The interfacing of glazing with other elements of construction is an important consideration, as each material component will have its own design, procurement and dimensional attributes. Guidance on interfaces is given in the SCI publication Steel Supported Glazing

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Systems and in Structural Use of Glass. The direct attachment of the glass panel to the support structure is often at discrete points rather than being continuous along the edges in more conventional glazed panels.

Pilkington's 'planar glazing system uses special bolted attachments which provide a more uniform bearing pressure on the glass, thereby increasing the local resistance to in-plane and out-of-plane forces. These attachments are not generally directly supported by the primary structure, but indirectly through a secondary element which provides for some articulation and adjustment for tolerances.

Planar glazing is often combined with articulated nodes which attach two or four panels of glass at their corners. The planar glazing system used at Heathrow Airport Visitor's Centre was attached to the supporting steel sections by means of stainless steel fixings, and provided a fully glazed yet acoustically sealed corridor along the runway side of the building (see Figure 9.4).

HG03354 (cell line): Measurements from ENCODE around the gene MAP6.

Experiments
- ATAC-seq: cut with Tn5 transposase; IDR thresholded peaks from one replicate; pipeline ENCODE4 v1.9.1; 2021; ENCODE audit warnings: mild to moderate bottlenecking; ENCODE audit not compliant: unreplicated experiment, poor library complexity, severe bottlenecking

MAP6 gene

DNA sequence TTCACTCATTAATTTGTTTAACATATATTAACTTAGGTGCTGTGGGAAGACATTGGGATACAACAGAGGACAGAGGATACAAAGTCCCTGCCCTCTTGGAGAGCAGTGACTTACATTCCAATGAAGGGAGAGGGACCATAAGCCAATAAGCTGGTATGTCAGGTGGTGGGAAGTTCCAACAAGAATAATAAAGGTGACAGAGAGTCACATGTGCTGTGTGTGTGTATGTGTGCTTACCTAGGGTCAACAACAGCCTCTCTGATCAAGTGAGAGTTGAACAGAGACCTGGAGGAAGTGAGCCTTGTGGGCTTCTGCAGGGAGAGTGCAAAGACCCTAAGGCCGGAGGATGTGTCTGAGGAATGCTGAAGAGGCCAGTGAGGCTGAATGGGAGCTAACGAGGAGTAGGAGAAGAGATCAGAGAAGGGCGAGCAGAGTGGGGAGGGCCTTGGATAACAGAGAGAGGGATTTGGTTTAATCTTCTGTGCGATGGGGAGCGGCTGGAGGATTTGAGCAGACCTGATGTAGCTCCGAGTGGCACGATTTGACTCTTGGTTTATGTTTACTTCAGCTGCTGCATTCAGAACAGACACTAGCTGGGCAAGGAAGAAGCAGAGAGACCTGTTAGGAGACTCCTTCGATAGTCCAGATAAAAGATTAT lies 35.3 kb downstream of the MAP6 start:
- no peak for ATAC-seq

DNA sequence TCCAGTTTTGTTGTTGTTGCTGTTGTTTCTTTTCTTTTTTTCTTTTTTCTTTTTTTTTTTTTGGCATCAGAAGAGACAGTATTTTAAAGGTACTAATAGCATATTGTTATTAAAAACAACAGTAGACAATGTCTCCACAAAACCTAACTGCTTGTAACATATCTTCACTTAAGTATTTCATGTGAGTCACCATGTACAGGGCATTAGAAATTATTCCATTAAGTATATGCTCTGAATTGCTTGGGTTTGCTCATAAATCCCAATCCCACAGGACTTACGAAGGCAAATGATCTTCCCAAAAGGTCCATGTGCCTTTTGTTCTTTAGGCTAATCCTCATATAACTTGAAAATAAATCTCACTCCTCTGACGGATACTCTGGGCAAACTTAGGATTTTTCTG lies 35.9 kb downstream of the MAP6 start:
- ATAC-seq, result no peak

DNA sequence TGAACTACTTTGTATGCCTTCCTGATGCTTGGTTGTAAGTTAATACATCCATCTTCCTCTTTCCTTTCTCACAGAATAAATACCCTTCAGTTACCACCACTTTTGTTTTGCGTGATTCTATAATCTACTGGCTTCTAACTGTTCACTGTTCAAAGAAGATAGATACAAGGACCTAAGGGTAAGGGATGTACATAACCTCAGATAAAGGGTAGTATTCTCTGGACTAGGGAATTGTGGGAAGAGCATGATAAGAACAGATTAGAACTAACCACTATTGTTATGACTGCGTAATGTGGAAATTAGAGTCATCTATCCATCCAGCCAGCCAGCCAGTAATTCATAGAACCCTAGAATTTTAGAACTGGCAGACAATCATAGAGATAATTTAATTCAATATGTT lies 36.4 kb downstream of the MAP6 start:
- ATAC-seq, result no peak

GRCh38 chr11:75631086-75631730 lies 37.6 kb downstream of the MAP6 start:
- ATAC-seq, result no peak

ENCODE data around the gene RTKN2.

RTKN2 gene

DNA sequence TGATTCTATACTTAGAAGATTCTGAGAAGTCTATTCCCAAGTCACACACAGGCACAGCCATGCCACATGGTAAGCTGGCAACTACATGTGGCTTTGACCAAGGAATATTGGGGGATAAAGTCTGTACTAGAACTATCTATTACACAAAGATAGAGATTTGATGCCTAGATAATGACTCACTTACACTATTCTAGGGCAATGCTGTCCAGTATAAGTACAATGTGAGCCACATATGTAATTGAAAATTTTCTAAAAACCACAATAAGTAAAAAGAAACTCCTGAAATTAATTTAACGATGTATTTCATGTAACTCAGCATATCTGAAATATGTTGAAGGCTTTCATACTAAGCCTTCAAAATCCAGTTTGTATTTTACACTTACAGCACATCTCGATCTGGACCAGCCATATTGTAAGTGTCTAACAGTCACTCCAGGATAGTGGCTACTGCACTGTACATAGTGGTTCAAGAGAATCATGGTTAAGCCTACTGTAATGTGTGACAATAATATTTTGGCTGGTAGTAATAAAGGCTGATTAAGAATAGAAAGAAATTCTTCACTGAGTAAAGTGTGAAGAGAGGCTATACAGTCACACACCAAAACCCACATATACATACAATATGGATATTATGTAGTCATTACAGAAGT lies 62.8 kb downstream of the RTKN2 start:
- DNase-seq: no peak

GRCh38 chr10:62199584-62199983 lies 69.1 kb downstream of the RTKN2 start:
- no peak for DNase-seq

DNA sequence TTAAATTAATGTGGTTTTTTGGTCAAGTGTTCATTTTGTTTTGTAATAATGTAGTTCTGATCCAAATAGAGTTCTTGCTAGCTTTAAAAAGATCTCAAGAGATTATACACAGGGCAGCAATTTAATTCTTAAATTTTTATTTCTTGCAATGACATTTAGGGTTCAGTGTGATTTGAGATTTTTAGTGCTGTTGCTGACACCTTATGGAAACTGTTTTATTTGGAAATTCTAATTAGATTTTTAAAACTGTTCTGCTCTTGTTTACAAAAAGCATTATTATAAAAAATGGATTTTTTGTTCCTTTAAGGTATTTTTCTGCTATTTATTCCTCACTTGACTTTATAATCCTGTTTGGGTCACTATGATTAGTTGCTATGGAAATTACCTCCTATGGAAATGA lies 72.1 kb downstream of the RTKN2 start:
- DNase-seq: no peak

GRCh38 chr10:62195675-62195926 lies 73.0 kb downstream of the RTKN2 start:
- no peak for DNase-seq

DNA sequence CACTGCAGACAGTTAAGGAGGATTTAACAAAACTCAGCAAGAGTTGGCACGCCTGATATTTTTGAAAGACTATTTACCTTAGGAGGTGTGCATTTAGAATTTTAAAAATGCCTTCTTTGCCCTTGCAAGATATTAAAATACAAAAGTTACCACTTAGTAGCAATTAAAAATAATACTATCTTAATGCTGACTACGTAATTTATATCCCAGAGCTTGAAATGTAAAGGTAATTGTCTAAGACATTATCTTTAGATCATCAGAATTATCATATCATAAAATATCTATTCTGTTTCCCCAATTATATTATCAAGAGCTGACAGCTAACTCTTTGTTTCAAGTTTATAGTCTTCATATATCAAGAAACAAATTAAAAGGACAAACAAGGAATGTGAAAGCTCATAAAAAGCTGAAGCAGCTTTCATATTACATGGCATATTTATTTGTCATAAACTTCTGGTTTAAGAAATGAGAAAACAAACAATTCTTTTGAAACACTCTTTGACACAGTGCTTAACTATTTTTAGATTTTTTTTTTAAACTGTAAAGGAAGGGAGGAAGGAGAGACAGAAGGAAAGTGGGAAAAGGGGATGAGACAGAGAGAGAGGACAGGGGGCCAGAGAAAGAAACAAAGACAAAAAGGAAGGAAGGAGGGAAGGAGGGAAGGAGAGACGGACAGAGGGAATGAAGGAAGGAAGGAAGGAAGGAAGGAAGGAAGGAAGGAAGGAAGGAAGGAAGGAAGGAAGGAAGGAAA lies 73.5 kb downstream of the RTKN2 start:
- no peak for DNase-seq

The detailing of the interfaces between the glazing and its support structure is critical and should take into account:

9.3 Sloping glazing details at Western Morning News, Plymouth (architect: Nicholas Grimshaw & Partners)

Heatrow Airport Steel Column Details
9.4 Support to glass wall at the Heathrow Airport Visitor's Centre (architect: Bennetts Associates)

9.5 Typical bolted attachment to glazing showing the various components

Glazing panel

Bolted fixing

Glazing support attachment

Support structure

• appropriate construction and manufacturing tolerances

• the movement of glazing panels and support structure due to thermal effects and wind or other applied loadings

• the loads that arise due to the self weight of the system and external actions — the load transfer effects that may occur when glazing panels are broken or removed should also be considered.

If movement cannot be accommodated, stresses are developed that can result in the distortion of members or, more likely, the breakage of the glass panes. The local attachment details should provide for the necessary adjustment. The detail in Figure 9.5 achieves this by use of slotted holes and adjustable bolted attachments to the supporting members.

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